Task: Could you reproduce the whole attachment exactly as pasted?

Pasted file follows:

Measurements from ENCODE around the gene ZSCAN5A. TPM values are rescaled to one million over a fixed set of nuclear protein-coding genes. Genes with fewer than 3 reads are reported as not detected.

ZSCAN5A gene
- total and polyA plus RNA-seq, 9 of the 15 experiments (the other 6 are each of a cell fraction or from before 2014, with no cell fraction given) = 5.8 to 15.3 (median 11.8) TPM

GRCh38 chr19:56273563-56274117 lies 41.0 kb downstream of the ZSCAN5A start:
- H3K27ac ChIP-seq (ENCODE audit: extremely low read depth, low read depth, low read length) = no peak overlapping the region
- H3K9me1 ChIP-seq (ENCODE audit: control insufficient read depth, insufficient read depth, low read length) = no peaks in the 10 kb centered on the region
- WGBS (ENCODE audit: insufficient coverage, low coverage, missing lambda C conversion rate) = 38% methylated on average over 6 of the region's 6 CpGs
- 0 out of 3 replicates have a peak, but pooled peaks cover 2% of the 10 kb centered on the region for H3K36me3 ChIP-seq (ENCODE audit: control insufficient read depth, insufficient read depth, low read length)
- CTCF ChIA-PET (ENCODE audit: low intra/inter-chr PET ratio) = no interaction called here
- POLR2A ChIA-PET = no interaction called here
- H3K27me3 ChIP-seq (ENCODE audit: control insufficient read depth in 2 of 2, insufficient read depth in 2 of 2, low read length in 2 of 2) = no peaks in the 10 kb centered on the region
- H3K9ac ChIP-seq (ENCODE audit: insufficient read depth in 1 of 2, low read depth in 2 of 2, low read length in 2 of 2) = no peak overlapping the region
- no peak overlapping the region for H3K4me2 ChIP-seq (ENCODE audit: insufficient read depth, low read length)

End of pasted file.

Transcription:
Measurements from ENCODE around the gene ZSCAN5A. TPM values are rescaled to one million over a fixed set of nuclear protein-coding genes. Genes with fewer than 3 reads are reported as not detected.

ZSCAN5A gene
- total and polyA plus RNA-seq, 9 of the 15 experiments (the other 6 are each of a cell fraction or from before 2014, with no cell fraction given) = 5.8 to 15.3 (median 11.8) TPM

GRCh38 chr19:56273563-56274117 lies 41.0 kb downstream of the ZSCAN5A start:
- H3K27ac ChIP-seq (ENCODE audit: extremely low read depth, low read depth, low read length) = no peak overlapping the region
- H3K9me1 ChIP-seq (ENCODE audit: control insufficient read depth, insufficient read depth, low read length) = no peaks in the 10 kb centered on the region
- WGBS (ENCODE audit: insufficient coverage, low coverage, missing lambda C conversion rate) = 38% methylated on average over 6 of the region's 6 CpGs
- 0 out of 3 replicates have a peak, but pooled peaks cover 2% of the 10 kb centered on the region for H3K36me3 ChIP-seq (ENCODE audit: control insufficient read depth, insufficient read depth, low read length)
- CTCF ChIA-PET (ENCODE audit: low intra/inter-chr PET ratio) = no interaction called here
- POLR2A ChIA-PET = no interaction called here
- H3K27me3 ChIP-seq (ENCODE audit: control insufficient read depth in 2 of 2, insufficient read depth in 2 of 2, low read length in 2 of 2) = no peaks in the 10 kb centered on the region
- H3K9ac ChIP-seq (ENCODE audit: insufficient read depth in 1 of 2, low read depth in 2 of 2, low read length in 2 of 2) = no peak overlapping the region
- no peak overlapping the region for H3K4me2 ChIP-seq (ENCODE audit: insufficient read depth, low read length)